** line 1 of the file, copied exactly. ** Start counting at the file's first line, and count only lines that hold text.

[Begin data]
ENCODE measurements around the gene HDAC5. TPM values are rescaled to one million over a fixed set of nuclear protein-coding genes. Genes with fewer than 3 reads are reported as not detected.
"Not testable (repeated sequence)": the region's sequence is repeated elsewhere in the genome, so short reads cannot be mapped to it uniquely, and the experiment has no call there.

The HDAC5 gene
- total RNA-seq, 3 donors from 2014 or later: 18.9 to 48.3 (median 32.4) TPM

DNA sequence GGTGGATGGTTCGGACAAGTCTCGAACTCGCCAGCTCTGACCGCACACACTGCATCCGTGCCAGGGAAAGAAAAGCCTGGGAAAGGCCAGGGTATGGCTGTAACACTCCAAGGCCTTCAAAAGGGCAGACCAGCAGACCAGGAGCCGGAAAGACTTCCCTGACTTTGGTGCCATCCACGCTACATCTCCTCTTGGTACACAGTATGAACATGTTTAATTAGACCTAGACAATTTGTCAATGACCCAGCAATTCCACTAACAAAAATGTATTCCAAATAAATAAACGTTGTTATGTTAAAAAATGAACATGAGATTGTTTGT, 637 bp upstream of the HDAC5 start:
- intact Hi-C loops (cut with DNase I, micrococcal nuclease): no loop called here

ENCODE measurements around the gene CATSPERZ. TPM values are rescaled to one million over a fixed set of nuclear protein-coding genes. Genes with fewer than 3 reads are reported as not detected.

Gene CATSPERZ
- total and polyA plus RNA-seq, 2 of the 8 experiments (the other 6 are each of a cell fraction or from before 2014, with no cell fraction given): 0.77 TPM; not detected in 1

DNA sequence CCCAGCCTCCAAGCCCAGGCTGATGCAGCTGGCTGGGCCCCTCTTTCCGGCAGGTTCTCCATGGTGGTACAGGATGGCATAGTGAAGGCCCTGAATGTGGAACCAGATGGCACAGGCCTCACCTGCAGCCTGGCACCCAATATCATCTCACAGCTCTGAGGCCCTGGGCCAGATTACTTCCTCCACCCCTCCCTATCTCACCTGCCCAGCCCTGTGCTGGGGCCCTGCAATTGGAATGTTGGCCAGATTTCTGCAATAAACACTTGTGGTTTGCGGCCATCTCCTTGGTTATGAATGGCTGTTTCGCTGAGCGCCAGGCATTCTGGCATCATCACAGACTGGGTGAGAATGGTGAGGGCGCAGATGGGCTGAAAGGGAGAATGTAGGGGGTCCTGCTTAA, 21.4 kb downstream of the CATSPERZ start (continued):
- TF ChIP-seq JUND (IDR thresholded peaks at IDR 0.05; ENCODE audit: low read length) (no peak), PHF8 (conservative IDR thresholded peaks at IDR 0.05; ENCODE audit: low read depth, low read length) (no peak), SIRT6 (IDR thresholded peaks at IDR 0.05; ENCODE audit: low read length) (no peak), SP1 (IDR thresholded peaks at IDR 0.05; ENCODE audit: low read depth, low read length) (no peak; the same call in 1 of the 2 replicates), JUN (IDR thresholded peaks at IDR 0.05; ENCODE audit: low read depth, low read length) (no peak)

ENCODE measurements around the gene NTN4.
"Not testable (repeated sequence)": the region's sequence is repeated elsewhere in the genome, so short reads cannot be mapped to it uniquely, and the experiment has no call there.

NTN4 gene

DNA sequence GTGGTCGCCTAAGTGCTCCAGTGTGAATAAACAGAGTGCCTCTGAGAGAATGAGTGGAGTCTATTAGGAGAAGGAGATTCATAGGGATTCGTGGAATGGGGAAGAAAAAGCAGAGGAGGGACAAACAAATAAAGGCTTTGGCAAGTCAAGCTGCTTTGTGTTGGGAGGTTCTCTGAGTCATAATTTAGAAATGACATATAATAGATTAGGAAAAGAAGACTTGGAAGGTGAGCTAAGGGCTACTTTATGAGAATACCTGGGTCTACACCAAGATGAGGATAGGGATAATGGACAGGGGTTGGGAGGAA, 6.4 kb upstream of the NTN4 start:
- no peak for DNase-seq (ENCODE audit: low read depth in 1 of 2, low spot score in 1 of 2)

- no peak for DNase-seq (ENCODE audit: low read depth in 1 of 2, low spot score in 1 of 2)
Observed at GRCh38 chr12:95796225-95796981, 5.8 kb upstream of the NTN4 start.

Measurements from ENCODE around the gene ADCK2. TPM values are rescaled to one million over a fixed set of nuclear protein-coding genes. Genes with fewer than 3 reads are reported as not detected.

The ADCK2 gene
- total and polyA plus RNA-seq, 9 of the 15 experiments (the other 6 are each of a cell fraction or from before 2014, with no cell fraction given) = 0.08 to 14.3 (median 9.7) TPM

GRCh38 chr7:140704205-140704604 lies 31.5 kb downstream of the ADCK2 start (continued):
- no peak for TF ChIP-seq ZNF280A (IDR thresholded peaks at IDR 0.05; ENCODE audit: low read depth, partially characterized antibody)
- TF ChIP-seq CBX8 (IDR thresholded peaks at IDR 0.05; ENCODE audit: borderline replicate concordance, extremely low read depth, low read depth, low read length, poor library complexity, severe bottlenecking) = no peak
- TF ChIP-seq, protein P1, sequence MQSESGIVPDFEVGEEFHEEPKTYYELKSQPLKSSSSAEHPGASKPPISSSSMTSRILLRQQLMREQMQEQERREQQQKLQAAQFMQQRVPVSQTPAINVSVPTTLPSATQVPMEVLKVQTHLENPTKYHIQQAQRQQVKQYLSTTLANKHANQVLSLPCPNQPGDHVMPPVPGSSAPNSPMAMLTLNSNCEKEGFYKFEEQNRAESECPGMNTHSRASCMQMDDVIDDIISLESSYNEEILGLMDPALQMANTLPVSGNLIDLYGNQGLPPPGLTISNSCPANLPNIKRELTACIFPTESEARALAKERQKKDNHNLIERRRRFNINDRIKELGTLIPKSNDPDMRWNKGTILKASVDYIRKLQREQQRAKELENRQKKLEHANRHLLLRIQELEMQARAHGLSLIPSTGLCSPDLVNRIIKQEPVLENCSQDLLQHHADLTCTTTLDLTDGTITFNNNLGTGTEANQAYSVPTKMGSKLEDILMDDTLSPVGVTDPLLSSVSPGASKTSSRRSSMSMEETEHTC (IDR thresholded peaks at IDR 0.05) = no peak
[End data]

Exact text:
ENCODE measurements around the gene HDAC5. TPM values are rescaled to one million over a fixed set of nuclear protein-coding genes. Genes with fewer than 3 reads are reported as not detected.